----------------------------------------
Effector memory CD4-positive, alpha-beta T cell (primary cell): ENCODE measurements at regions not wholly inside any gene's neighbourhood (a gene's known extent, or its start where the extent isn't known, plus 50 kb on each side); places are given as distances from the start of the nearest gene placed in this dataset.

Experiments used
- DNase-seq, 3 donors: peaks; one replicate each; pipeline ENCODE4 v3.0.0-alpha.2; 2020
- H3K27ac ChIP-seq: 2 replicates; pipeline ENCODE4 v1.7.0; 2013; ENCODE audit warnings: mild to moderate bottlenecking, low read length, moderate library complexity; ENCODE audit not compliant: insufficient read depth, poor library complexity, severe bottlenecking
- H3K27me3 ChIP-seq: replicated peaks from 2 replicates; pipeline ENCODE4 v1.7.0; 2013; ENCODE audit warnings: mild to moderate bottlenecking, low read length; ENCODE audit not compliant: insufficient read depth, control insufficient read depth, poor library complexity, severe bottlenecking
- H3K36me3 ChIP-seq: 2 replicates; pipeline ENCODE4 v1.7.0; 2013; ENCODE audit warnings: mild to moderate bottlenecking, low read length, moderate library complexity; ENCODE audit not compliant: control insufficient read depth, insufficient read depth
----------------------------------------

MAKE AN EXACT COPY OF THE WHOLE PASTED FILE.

Effector memory CD4-positive, alpha-beta T cell (primary cell): ENCODE measurements at regions not wholly inside any gene's neighbourhood (a gene's known extent, or its start where the extent isn't known, plus 50 kb on each side); places are given as distances from the start of the nearest gene placed in this dataset.

Experiments used
- DNase-seq, 3 donors: peaks; one replicate each; pipeline ENCODE4 v3.0.0-alpha.2; 2020
- H3K27ac ChIP-seq: 2 replicates; pipeline ENCODE4 v1.7.0; 2013; ENCODE audit warnings: mild to moderate bottlenecking, low read length, moderate library complexity; ENCODE audit not compliant: insufficient read depth, poor library complexity, severe bottlenecking
- H3K27me3 ChIP-seq: replicated peaks from 2 replicates; pipeline ENCODE4 v1.7.0; 2013; ENCODE audit warnings: mild to moderate bottlenecking, low read length; ENCODE audit not compliant: insufficient read depth, control insufficient read depth, poor library complexity, severe bottlenecking
- H3K36me3 ChIP-seq: 2 replicates; pipeline ENCODE4 v1.7.0; 2013; ENCODE audit warnings: mild to moderate bottlenecking, low read length, moderate library complexity; ENCODE audit not compliant: control insufficient read depth, insufficient read depth